• CLUSTERED COLUMNSTORE INDEX tables do not support the varchar(max), nvarchar(max), and varbinary(max) data types. If you don't specify the precision for columns that map to any of these types, dlt will use the maximum lengths varchar(4000), nvarchar(4000), and varbinary(8000).
  • While Synapse creates CLUSTERED COLUMNSTORE INDEXES by default, dlt creates HEAP tables by default. HEAP is a more robust choice because it supports all data types and doesn't require conversions.
  • When using the insert-from-staging replace strategy, the staging tables are always created as HEAP tablesβ€”any configuration of the table index types is ignored. The HEAP strategy makes sense for staging tables for reasons explained here.
  • dlt system tables are always created as HEAP tables, regardless of any configuration. This is in line with Microsoft's recommendation that "for small lookup tables, less than 60 million rows, consider using HEAP or clustered index for faster query performance."
  • Child tables, if any, inherit the table index type of their parent table.

Supported column hints​

Synapse supports the following column hints:

  • primary_key - creates a PRIMARY KEY NONCLUSTERED NOT ENFORCED constraint on the column
  • unique - creates a UNIQUE NOT ENFORCED constraint on the column

❗ These hints are disabled by default. This is because the PRIMARY KEY and UNIQUE constraints are tricky in Synapse: they are not enforced and can lead to inaccurate results if the user does not ensure all column values are unique. For the column hints to take effect, the create_indexes configuration needs to be set to True, see additional destination options.

Staging support​

Synapse supports Azure Blob Storage (both standard and ADLS Gen2) as a file staging destination. dlt first uploads Parquet files to the blob container, and then instructs Synapse to read the Parquet file and load its data into a Synapse table using the COPY INTO statement.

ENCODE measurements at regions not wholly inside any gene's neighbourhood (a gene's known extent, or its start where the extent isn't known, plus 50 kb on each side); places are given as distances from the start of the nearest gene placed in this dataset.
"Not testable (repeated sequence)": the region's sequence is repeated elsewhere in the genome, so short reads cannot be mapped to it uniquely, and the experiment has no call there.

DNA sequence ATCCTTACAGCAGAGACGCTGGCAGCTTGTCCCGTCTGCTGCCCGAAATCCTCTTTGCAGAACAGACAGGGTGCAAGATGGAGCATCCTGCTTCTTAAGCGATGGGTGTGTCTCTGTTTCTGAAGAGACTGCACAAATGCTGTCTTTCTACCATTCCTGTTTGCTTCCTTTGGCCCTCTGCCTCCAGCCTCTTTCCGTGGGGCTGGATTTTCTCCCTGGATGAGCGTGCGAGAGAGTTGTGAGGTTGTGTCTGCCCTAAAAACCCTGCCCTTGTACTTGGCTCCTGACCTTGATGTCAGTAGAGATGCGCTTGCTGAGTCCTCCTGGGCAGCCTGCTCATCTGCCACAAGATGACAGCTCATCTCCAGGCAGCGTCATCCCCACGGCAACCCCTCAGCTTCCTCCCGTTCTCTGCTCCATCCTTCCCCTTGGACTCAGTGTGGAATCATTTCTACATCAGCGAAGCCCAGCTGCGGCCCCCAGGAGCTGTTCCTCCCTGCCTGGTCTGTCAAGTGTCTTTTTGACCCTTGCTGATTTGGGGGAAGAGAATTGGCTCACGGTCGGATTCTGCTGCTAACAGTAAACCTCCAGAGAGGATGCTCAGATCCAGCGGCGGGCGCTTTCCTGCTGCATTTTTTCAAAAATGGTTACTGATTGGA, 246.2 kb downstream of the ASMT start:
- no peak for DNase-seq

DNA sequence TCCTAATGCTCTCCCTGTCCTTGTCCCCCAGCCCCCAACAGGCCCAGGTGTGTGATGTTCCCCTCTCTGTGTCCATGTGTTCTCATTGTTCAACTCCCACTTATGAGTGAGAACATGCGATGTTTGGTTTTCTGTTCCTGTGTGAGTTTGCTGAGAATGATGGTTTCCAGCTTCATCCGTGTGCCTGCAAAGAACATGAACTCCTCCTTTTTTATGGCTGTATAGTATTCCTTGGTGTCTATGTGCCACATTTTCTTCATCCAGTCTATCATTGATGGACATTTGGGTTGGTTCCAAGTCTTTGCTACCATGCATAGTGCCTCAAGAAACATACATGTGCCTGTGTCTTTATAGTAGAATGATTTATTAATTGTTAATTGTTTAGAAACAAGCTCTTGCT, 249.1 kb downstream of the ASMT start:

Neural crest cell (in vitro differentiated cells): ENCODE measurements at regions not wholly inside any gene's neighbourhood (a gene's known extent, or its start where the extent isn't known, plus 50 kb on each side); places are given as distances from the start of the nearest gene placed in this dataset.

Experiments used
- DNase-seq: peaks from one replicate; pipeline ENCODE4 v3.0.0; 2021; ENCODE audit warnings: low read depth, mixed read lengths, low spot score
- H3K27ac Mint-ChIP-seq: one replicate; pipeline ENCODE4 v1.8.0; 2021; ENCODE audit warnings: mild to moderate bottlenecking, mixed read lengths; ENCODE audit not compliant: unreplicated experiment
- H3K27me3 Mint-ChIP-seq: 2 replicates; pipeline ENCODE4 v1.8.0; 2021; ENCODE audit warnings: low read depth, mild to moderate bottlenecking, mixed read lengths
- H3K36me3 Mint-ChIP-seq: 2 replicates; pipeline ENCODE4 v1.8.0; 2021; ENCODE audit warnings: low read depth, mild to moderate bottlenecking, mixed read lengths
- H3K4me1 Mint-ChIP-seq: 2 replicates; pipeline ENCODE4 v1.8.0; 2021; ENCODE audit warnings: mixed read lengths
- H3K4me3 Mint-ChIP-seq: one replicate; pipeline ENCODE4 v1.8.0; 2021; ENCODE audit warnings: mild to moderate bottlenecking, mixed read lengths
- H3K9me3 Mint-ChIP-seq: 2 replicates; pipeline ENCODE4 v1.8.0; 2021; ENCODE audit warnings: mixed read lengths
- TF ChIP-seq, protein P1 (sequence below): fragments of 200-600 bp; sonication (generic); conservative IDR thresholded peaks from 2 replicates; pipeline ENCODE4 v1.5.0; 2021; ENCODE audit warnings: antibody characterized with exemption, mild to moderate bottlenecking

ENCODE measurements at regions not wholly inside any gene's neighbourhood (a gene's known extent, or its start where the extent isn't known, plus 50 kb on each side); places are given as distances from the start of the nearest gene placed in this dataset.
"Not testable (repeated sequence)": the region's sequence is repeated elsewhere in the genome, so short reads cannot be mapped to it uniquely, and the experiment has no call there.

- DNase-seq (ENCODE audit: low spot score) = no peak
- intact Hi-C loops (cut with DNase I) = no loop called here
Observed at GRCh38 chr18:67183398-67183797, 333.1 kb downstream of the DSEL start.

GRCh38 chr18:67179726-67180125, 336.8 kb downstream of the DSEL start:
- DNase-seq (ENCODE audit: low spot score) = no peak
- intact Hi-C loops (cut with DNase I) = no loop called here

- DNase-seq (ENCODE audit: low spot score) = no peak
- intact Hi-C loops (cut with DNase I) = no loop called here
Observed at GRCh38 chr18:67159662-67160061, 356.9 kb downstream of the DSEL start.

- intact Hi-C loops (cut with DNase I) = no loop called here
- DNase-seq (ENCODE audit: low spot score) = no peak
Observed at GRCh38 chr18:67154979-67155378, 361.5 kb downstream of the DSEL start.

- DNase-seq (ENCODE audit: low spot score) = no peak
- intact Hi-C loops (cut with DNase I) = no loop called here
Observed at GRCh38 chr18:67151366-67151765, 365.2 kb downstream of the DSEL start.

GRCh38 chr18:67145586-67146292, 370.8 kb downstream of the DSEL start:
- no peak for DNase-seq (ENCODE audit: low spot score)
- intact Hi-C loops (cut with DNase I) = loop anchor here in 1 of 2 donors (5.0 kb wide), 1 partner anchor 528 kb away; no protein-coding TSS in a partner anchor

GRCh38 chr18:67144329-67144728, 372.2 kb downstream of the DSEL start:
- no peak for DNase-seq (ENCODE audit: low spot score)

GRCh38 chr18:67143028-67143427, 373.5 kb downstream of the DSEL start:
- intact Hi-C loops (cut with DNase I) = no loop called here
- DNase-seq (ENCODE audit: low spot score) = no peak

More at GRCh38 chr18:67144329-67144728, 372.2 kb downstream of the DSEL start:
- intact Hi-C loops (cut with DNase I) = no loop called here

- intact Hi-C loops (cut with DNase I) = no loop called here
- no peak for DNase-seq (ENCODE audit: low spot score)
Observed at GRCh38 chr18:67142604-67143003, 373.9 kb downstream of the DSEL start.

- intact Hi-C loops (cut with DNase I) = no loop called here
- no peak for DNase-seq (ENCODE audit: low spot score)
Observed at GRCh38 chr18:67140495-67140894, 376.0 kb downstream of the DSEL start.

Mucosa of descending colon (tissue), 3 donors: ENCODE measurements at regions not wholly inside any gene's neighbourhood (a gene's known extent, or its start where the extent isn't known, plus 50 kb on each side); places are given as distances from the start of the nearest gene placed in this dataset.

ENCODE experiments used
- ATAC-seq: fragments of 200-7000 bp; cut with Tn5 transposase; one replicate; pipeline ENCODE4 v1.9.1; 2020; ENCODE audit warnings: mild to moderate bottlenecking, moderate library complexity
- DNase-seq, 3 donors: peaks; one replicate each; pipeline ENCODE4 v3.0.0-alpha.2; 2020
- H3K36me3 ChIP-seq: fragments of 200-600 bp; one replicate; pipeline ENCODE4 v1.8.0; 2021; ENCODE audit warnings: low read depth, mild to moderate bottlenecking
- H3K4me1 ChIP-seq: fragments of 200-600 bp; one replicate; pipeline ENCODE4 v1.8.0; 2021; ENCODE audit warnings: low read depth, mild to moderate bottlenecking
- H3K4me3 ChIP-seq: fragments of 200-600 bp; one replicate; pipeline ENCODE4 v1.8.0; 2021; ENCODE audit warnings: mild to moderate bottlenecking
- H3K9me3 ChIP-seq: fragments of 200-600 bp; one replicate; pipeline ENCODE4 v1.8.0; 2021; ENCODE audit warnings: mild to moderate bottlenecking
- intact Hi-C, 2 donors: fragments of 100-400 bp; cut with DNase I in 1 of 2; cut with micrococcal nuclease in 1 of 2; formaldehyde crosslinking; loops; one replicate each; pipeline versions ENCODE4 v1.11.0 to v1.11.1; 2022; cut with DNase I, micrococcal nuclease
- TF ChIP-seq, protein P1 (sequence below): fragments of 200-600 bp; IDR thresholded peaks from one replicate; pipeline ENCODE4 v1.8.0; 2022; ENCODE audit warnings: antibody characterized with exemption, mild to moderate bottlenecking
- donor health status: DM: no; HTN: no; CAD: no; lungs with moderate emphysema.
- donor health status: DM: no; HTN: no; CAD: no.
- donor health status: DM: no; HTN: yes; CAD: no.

Please refer to the Azure Blob Storage filesystem documentation to learn how to configure credentials for the staging destination. By default, dlt will use these credentials for both the write into the blob container, and the read from it to load into Synapse. Managed Identity authentication can be enabled through the staging_use_msi option (see additional destination options).

To run Synapse with staging on Azure Blob Storage:

# Create a dlt pipeline that will load
# chess player data to the snowflake destination
# via staging on Azure Blob Storage
pipeline = dlt.pipeline(
staging='filesystem', # add this to activate the staging location

Additional destination options​

The following settings can optionally be configured:

default_table_index_type = "heap"
create_indexes = "false"
staging_use_msi = "false"

port = "1433"
connect_timeout = 15

port and connect_timeout can also be included in the connection string:

# keep it at the top of your toml file! before any section starts
destination.synapse.credentials = "synapse://"


  • default_table_index_type sets the table index type that is used if no table index type is specified on the resource.
  • create_indexes determines if primary_key and unique column hints are applied.
  • staging_use_msi determines if the Managed Identity of the Synapse workspace is used to authorize access to the staging Storage Account. Ensure the Managed Identity has the Storage Blob Data Reader role (or a higher-privileged role) assigned on the blob container if you set this option to "true".
  • port used for the ODBC connection.
  • connect_timeout sets the timeout for the pyodbc connection attempt, in seconds.

dbt support​

Integration with dbt is currently not supported.

Syncing of dlt state​

This destination fully supports dlt state sync.

Additional Setup guides​

This demo works on codespaces. Codespaces is a development environment available for free to anyone with a Github account. You'll be asked to fork the demo repository and from there the README guides you with further steps.
The demo uses the Continue VSCode extension.

Off to codespaces!